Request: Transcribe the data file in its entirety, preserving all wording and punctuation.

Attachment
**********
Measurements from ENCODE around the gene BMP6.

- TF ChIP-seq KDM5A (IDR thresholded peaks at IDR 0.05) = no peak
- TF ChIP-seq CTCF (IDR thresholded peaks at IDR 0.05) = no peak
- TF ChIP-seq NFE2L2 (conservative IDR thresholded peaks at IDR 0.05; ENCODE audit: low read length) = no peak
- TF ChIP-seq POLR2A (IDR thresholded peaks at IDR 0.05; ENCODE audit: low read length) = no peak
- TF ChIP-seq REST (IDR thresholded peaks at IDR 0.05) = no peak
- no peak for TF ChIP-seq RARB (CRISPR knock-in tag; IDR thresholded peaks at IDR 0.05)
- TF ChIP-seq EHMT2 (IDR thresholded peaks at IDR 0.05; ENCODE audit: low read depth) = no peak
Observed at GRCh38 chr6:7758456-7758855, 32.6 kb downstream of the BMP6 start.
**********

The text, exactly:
Measurements from ENCODE around the gene BMP6.

- TF ChIP-seq KDM5A (IDR thresholded peaks at IDR 0.05) = no peak
- TF ChIP-seq CTCF (IDR thresholded peaks at IDR 0.05) = no peak
- TF ChIP-seq NFE2L2 (conservative IDR thresholded peaks at IDR 0.05; ENCODE audit: low read length) = no peak
- TF ChIP-seq POLR2A (IDR thresholded peaks at IDR 0.05; ENCODE audit: low read length) = no peak
- TF ChIP-seq REST (IDR thresholded peaks at IDR 0.05) = no peak
- no peak for TF ChIP-seq RARB (CRISPR knock-in tag; IDR thresholded peaks at IDR 0.05)
- TF ChIP-seq EHMT2 (IDR thresholded peaks at IDR 0.05; ENCODE audit: low read depth) = no peak
Observed at GRCh38 chr6:7758456-7758855, 32.6 kb downstream of the BMP6 start.